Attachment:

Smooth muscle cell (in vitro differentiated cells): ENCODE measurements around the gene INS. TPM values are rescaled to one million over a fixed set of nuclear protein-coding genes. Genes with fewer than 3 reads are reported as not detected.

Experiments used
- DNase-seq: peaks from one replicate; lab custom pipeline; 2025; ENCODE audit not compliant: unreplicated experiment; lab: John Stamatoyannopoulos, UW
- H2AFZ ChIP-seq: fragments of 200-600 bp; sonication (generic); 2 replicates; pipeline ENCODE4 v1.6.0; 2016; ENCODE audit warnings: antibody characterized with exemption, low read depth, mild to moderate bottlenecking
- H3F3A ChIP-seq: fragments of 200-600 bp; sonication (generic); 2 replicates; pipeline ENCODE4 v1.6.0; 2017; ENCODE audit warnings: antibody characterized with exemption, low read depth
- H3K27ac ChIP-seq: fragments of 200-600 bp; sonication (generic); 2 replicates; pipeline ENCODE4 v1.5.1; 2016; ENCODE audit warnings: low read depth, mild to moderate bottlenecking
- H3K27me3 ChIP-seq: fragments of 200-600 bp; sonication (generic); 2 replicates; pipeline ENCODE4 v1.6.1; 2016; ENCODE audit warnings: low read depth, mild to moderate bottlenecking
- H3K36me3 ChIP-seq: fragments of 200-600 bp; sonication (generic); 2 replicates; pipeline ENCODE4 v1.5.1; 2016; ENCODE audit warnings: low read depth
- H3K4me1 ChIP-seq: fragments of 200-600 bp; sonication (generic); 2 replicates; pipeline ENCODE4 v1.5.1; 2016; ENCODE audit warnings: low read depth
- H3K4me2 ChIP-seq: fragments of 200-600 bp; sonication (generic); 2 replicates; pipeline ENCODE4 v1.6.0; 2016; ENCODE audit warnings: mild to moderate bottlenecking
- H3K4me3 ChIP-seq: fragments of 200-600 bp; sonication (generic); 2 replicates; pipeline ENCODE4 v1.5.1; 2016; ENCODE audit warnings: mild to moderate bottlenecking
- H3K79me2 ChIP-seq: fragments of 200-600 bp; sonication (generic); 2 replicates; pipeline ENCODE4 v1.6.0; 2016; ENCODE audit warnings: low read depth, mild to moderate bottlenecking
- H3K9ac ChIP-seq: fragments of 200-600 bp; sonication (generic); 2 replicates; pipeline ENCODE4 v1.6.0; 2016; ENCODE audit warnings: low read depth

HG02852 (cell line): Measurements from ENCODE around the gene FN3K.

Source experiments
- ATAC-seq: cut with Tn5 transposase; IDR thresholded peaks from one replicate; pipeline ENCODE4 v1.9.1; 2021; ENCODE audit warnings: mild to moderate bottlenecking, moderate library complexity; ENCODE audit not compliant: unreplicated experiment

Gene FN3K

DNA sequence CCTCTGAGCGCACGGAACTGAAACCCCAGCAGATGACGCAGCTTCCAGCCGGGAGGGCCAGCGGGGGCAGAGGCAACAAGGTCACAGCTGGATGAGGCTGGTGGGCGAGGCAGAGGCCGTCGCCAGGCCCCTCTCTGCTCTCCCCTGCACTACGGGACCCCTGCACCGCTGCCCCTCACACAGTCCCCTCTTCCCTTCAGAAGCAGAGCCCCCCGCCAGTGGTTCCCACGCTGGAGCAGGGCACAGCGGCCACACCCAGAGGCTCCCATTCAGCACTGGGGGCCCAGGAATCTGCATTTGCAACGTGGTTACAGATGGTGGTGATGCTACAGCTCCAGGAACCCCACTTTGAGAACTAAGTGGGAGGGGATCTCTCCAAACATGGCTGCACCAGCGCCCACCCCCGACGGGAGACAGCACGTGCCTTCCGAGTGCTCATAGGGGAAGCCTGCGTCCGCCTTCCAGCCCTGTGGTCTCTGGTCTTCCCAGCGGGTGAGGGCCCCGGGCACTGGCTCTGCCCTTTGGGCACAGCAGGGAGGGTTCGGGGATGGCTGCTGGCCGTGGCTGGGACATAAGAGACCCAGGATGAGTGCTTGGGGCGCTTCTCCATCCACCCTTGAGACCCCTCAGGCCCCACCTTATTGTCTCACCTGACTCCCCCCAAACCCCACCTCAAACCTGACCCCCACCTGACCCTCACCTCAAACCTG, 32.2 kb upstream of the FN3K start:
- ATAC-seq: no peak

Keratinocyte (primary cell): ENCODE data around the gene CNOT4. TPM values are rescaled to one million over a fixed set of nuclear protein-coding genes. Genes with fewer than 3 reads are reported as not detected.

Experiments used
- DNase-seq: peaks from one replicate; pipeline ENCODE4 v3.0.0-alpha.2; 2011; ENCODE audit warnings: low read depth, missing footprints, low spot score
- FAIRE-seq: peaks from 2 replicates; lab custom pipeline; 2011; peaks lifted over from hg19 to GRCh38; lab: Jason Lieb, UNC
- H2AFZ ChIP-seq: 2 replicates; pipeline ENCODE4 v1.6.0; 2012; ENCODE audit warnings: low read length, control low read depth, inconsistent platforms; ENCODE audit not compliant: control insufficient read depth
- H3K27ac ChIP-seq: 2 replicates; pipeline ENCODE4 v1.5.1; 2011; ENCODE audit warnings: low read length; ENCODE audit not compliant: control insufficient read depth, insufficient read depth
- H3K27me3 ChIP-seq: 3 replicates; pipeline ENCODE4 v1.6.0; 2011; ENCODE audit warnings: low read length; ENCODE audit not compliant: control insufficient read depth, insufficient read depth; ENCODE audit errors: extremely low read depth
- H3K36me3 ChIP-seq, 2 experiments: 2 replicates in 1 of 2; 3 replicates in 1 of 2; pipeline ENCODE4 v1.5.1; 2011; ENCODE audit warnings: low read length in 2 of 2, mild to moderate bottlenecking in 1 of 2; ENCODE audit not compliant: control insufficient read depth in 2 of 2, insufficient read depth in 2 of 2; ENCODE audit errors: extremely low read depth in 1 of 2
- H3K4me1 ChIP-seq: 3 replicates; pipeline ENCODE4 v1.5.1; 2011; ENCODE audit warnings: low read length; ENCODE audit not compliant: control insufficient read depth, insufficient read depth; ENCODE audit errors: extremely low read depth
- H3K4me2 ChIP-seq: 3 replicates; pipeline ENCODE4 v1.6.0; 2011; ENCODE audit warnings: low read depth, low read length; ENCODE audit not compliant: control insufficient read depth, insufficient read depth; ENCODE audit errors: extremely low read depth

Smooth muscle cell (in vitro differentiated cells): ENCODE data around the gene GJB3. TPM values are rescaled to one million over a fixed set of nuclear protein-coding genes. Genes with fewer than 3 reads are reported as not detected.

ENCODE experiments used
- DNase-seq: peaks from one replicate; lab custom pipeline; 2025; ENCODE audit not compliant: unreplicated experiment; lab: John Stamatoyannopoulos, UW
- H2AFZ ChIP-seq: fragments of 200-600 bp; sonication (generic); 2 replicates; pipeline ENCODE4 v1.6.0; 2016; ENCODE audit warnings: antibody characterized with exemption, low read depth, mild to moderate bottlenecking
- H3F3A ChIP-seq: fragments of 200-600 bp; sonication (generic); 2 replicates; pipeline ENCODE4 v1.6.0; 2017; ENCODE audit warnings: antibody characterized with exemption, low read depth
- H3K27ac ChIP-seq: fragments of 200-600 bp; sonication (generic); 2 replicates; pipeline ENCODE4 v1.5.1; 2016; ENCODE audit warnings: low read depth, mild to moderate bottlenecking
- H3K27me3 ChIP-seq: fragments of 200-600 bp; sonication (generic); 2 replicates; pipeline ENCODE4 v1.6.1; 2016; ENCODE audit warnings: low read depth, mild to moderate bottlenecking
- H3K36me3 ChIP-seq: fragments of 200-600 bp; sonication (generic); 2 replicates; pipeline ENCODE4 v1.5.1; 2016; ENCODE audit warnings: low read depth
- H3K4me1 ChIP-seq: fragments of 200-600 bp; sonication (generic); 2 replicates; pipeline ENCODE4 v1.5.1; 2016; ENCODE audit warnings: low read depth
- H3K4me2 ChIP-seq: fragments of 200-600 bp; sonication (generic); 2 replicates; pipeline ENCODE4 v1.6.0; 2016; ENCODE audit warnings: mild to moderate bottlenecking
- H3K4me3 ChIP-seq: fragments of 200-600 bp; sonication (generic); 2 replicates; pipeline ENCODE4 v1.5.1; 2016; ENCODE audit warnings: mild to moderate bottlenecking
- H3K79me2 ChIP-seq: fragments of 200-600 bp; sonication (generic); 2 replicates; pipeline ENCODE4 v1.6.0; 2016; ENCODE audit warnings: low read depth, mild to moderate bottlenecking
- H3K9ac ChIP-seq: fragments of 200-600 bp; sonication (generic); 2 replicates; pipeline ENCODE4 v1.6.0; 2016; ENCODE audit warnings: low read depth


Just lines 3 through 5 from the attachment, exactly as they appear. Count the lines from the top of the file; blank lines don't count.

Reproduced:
- DNase-seq: peaks from one replicate; lab custom pipeline; 2025; ENCODE audit not compliant: unreplicated experiment; lab: John Stamatoyannopoulos, UW
- H2AFZ ChIP-seq: fragments of 200-600 bp; sonication (generic); 2 replicates; pipeline ENCODE4 v1.6.0; 2016; ENCODE audit warnings: antibody characterized with exemption, low read depth, mild to moderate bottlenecking
- H3F3A ChIP-seq: fragments of 200-600 bp; sonication (generic); 2 replicates; pipeline ENCODE4 v1.6.0; 2017; ENCODE audit warnings: antibody characterized with exemption, low read depth